What is Forex Trading?

by James Hendrickson on December 28, 2015 · 0 comments

imac-606765_640When you participate in forex trading you should understand that there are a number of factors to changes in a currency pair.  The securities used in forex trading are currency pairs which are reflected by the exchange rates between two district currencies.  A currency pair is calculated by dividing one currency by another.  An exchange rate that includes the dollar is often the most liquid trading instrument.

To understand why currencies move over a long-term, you need to have an understanding of the component that drives currency trading.  One of the most influential components of currency trading is the interest rate differential between two countries’ sovereign interest rates.  The interest rate differential is the difference between two interest rates of the same tenor.  For example, a 2-year yield differential is the difference between the 2-year yield on one country’s interest rates and a second country’s 2-year yield interest rates.

What makes the interest rate differential so important to currency trading is that it drives the movements of the forward market.  When you purchase (or sell) a currency pair, you are buying and simultaneously selling a currency.  When you buy a currency for a period longer than 2-days, you are in essence earning the interest rate yield on that currency for the period that you are holding the currency.  At the same time, when you sell a currency, you are borrowing that interest rate and therefore have to pay away that yield to the person that owns that currency.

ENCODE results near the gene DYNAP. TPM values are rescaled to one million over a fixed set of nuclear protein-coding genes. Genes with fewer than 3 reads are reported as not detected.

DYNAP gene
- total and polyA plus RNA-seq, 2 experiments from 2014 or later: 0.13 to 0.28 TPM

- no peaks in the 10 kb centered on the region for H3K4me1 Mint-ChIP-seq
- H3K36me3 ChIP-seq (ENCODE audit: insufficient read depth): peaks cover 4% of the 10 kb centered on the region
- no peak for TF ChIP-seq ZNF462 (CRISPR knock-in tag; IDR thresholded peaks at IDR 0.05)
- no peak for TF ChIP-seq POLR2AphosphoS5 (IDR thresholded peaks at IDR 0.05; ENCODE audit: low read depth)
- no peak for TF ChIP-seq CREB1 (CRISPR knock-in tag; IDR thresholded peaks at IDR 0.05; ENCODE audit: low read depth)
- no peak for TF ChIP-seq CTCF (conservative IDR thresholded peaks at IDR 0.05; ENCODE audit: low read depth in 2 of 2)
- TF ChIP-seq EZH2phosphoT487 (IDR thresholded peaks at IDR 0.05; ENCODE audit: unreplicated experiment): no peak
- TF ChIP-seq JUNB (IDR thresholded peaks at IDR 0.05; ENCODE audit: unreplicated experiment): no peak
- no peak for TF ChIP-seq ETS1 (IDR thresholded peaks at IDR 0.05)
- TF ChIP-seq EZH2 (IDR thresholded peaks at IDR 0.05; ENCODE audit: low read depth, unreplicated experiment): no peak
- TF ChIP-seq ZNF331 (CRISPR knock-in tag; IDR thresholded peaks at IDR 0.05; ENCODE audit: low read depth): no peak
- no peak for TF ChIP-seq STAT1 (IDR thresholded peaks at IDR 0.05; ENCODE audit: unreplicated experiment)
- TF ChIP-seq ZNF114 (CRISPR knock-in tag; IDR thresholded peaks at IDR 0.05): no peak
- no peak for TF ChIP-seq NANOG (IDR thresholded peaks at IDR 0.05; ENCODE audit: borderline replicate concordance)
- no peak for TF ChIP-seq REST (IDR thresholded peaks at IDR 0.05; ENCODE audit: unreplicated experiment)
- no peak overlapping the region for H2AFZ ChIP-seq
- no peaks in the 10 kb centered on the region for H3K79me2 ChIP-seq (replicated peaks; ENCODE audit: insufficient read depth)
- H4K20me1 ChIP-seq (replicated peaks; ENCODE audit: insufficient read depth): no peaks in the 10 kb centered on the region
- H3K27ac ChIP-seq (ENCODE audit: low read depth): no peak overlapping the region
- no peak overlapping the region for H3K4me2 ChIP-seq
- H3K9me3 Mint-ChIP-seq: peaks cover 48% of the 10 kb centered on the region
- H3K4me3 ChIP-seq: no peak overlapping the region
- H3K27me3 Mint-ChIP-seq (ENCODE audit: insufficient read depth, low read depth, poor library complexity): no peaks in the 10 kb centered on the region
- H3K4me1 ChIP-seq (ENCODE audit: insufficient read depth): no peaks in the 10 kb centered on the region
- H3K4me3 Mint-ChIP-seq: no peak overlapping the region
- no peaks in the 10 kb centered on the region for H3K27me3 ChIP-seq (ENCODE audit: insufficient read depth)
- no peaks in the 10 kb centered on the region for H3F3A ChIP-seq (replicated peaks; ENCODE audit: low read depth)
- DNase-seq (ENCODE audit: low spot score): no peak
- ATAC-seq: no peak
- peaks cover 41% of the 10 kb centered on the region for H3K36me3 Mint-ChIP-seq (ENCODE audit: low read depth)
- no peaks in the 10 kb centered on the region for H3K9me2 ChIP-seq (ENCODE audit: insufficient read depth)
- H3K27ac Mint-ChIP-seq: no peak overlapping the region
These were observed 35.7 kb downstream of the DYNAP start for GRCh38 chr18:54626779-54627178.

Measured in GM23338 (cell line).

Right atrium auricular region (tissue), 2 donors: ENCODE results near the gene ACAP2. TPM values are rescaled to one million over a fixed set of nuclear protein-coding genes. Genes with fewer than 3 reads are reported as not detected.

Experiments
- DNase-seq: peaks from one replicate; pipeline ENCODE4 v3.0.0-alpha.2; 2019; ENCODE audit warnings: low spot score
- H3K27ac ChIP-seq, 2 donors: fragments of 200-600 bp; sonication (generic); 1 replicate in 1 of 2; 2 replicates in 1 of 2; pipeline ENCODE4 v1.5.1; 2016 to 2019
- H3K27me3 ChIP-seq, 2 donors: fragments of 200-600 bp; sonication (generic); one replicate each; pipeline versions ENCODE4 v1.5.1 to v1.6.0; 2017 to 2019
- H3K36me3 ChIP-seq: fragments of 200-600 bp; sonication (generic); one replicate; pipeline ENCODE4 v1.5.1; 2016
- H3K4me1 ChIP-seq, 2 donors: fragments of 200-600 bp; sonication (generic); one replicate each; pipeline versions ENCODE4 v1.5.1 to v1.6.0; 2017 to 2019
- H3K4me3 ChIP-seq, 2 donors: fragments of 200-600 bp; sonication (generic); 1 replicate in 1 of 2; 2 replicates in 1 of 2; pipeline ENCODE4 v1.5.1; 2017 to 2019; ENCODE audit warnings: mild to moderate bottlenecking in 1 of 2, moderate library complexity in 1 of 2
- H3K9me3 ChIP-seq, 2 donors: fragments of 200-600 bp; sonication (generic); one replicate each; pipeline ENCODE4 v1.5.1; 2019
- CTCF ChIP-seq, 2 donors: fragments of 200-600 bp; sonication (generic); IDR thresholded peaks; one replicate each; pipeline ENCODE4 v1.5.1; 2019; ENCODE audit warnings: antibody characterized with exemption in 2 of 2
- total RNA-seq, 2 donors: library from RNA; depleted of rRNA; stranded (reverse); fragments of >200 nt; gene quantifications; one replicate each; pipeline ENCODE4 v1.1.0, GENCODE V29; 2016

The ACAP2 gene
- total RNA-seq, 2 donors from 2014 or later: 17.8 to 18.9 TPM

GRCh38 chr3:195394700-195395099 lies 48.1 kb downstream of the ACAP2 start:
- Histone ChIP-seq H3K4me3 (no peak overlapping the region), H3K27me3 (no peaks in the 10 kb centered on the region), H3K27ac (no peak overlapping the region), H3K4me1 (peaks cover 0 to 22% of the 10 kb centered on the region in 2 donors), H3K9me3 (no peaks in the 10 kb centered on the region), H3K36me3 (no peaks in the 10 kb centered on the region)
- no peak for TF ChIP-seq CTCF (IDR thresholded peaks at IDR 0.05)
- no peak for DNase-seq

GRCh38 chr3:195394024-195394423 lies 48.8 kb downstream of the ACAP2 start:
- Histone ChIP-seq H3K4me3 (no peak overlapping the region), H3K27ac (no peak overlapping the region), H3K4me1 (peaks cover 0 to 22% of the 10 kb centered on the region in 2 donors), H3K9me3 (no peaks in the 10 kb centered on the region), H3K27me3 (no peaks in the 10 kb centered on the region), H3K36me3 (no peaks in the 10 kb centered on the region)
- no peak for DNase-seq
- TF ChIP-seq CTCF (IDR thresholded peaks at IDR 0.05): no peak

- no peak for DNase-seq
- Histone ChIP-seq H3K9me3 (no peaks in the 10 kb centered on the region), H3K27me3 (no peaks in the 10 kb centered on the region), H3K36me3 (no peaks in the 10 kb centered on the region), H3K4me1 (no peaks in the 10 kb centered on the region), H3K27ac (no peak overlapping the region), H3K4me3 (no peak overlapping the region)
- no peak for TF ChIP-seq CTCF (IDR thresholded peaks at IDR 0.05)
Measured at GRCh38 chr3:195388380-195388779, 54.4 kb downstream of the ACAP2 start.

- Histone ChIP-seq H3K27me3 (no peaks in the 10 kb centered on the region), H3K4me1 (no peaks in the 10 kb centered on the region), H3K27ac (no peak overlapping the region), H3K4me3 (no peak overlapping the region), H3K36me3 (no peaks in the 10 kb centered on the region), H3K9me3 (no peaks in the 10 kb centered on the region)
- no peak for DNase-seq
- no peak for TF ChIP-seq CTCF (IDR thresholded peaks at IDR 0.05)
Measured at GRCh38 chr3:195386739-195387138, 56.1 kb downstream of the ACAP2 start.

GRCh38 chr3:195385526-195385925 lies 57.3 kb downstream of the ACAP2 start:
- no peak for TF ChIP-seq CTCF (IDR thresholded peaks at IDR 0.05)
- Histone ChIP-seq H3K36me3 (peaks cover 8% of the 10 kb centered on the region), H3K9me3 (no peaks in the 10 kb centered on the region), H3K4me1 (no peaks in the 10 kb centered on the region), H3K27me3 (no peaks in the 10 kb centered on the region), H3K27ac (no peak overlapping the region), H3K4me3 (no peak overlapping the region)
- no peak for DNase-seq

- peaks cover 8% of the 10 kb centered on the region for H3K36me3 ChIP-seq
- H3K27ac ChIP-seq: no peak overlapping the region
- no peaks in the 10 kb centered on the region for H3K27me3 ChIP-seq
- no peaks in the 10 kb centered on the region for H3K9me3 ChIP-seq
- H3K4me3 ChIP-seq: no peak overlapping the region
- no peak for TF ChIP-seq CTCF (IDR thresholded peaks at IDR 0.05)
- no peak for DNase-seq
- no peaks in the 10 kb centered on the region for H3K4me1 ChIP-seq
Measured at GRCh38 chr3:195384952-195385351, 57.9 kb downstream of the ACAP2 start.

As mentioned, the interest rate differential is the difference between the two yields.  If you own a currency that has a higher yield than the currency that you are selling, you will earn the difference between the two yields.  For example, if you purchase the US dollar and sell the Euro, and your settlement date is in two year from the current date, you will earn a yield differential of 1.3%. On the other hand, if you are long the Euro and short the dollar you will need to pay away the 1.3% during the course of the next two years.

As you can see, it is more attractive to be receiving a yield then paying away a yield and therefore many times, as the interest rate differential moves in favor of a specific currency, that currency becomes more attractive. If you participate in currency trading you should understand how the process of generating a forward curve works via an interest rate differential.  The rate differential is used to calculate the forward curve, which directly is incorporated into your forward rate.  In the example of the EUR/USD; if you sold this pair with a settlement date of 2-years, your rate would increase by approximately 1.3% a year and that would be the exchange rate you would sell at when consummating the transaction.

If you are participating in forex trading, you should have some understanding of interest rate differentials and what helps drive a currency pair over a period of time.

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